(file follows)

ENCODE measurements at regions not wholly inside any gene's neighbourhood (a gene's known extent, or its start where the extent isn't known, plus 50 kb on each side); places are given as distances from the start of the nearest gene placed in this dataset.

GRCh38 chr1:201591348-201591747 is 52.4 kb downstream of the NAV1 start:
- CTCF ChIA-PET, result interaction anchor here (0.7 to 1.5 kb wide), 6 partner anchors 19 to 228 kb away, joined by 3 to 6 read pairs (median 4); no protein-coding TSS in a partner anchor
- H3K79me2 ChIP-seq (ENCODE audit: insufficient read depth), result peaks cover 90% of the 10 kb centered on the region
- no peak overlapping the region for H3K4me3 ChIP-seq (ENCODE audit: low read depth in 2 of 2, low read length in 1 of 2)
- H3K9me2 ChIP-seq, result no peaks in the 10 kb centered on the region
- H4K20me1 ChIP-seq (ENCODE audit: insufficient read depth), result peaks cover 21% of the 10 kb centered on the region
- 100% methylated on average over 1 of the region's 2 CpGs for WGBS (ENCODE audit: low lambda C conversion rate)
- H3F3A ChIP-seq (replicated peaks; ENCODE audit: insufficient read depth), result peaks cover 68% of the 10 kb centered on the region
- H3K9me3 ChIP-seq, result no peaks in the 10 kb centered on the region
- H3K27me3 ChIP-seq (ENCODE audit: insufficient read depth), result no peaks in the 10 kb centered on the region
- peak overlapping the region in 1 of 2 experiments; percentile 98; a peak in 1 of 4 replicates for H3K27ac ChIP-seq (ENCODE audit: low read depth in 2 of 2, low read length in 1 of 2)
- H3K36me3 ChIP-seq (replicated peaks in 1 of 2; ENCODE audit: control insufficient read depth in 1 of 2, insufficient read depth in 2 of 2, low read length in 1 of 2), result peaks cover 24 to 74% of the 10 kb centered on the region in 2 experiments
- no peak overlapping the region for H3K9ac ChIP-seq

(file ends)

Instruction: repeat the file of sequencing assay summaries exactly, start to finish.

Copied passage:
ENCODE measurements at regions not wholly inside any gene's neighbourhood (a gene's known extent, or its start where the extent isn't known, plus 50 kb on each side); places are given as distances from the start of the nearest gene placed in this dataset.

GRCh38 chr1:201591348-201591747 is 52.4 kb downstream of the NAV1 start:
- CTCF ChIA-PET, result interaction anchor here (0.7 to 1.5 kb wide), 6 partner anchors 19 to 228 kb away, joined by 3 to 6 read pairs (median 4); no protein-coding TSS in a partner anchor
- H3K79me2 ChIP-seq (ENCODE audit: insufficient read depth), result peaks cover 90% of the 10 kb centered on the region
- no peak overlapping the region for H3K4me3 ChIP-seq (ENCODE audit: low read depth in 2 of 2, low read length in 1 of 2)
- H3K9me2 ChIP-seq, result no peaks in the 10 kb centered on the region
- H4K20me1 ChIP-seq (ENCODE audit: insufficient read depth), result peaks cover 21% of the 10 kb centered on the region
- 100% methylated on average over 1 of the region's 2 CpGs for WGBS (ENCODE audit: low lambda C conversion rate)
- H3F3A ChIP-seq (replicated peaks; ENCODE audit: insufficient read depth), result peaks cover 68% of the 10 kb centered on the region
- H3K9me3 ChIP-seq, result no peaks in the 10 kb centered on the region
- H3K27me3 ChIP-seq (ENCODE audit: insufficient read depth), result no peaks in the 10 kb centered on the region
- peak overlapping the region in 1 of 2 experiments; percentile 98; a peak in 1 of 4 replicates for H3K27ac ChIP-seq (ENCODE audit: low read depth in 2 of 2, low read length in 1 of 2)
- H3K36me3 ChIP-seq (replicated peaks in 1 of 2; ENCODE audit: control insufficient read depth in 1 of 2, insufficient read depth in 2 of 2, low read length in 1 of 2), result peaks cover 24 to 74% of the 10 kb centered on the region in 2 experiments
- no peak overlapping the region for H3K9ac ChIP-seq